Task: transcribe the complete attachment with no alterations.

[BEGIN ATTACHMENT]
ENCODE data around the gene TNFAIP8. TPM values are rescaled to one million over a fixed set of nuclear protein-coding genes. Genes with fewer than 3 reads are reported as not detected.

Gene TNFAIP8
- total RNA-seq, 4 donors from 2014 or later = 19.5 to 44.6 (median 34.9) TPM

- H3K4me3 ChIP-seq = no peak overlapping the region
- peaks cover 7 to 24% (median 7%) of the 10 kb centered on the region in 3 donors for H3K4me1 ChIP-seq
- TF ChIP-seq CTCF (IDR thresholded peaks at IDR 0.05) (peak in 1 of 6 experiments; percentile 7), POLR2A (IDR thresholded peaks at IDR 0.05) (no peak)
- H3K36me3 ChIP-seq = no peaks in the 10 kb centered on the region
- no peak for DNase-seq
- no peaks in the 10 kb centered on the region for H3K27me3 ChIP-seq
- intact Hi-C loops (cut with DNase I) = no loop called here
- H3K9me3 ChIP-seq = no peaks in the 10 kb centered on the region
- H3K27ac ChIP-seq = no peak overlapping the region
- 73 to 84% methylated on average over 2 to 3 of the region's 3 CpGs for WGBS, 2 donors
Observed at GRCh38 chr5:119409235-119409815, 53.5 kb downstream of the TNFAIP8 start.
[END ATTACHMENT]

ENCODE data around the gene TNFAIP8. TPM values are rescaled to one million over a fixed set of nuclear protein-coding genes. Genes with fewer than 3 reads are reported as not detected.

Gene TNFAIP8
- total RNA-seq, 4 donors from 2014 or later = 19.5 to 44.6 (median 34.9) TPM

- H3K4me3 ChIP-seq = no peak overlapping the region
- peaks cover 7 to 24% (median 7%) of the 10 kb centered on the region in 3 donors for H3K4me1 ChIP-seq
- TF ChIP-seq CTCF (IDR thresholded peaks at IDR 0.05) (peak in 1 of 6 experiments; percentile 7), POLR2A (IDR thresholded peaks at IDR 0.05) (no peak)
- H3K36me3 ChIP-seq = no peaks in the 10 kb centered on the region
- no peak for DNase-seq
- no peaks in the 10 kb centered on the region for H3K27me3 ChIP-seq
- intact Hi-C loops (cut with DNase I) = no loop called here
- H3K9me3 ChIP-seq = no peaks in the 10 kb centered on the region
- H3K27ac ChIP-seq = no peak overlapping the region
- 73 to 84% methylated on average over 2 to 3 of the region's 3 CpGs for WGBS, 2 donors
Observed at GRCh38 chr5:119409235-119409815, 53.5 kb downstream of the TNFAIP8 start.